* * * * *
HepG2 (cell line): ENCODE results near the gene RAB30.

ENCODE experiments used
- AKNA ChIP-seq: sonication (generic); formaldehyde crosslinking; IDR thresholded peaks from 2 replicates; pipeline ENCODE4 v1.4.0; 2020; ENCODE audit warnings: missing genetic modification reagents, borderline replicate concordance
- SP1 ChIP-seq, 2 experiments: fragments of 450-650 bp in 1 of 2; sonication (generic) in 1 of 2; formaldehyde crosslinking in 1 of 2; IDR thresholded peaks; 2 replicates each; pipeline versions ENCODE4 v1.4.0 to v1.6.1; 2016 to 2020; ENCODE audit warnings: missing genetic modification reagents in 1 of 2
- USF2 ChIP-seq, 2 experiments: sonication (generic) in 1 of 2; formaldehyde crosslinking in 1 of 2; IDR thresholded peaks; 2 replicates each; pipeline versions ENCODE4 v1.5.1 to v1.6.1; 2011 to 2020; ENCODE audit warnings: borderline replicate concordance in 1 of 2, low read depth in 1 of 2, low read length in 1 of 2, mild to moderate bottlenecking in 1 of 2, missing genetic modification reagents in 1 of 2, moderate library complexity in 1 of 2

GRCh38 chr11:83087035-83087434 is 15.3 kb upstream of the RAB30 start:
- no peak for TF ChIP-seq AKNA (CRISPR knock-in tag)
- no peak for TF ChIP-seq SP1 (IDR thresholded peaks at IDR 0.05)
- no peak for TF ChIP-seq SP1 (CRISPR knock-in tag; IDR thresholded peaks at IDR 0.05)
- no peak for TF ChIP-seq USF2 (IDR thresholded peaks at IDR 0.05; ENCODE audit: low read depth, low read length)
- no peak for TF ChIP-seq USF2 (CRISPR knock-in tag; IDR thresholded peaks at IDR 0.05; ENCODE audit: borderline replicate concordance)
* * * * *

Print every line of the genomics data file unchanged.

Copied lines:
HepG2 (cell line): ENCODE results near the gene RAB30.

ENCODE experiments used
- AKNA ChIP-seq: sonication (generic); formaldehyde crosslinking; IDR thresholded peaks from 2 replicates; pipeline ENCODE4 v1.4.0; 2020; ENCODE audit warnings: missing genetic modification reagents, borderline replicate concordance
- SP1 ChIP-seq, 2 experiments: fragments of 450-650 bp in 1 of 2; sonication (generic) in 1 of 2; formaldehyde crosslinking in 1 of 2; IDR thresholded peaks; 2 replicates each; pipeline versions ENCODE4 v1.4.0 to v1.6.1; 2016 to 2020; ENCODE audit warnings: missing genetic modification reagents in 1 of 2
- USF2 ChIP-seq, 2 experiments: sonication (generic) in 1 of 2; formaldehyde crosslinking in 1 of 2; IDR thresholded peaks; 2 replicates each; pipeline versions ENCODE4 v1.5.1 to v1.6.1; 2011 to 2020; ENCODE audit warnings: borderline replicate concordance in 1 of 2, low read depth in 1 of 2, low read length in 1 of 2, mild to moderate bottlenecking in 1 of 2, missing genetic modification reagents in 1 of 2, moderate library complexity in 1 of 2

GRCh38 chr11:83087035-83087434 is 15.3 kb upstream of the RAB30 start:
- no peak for TF ChIP-seq AKNA (CRISPR knock-in tag)
- no peak for TF ChIP-seq SP1 (IDR thresholded peaks at IDR 0.05)
- no peak for TF ChIP-seq SP1 (CRISPR knock-in tag; IDR thresholded peaks at IDR 0.05)
- no peak for TF ChIP-seq USF2 (IDR thresholded peaks at IDR 0.05; ENCODE audit: low read depth, low read length)
- no peak for TF ChIP-seq USF2 (CRISPR knock-in tag; IDR thresholded peaks at IDR 0.05; ENCODE audit: borderline replicate concordance)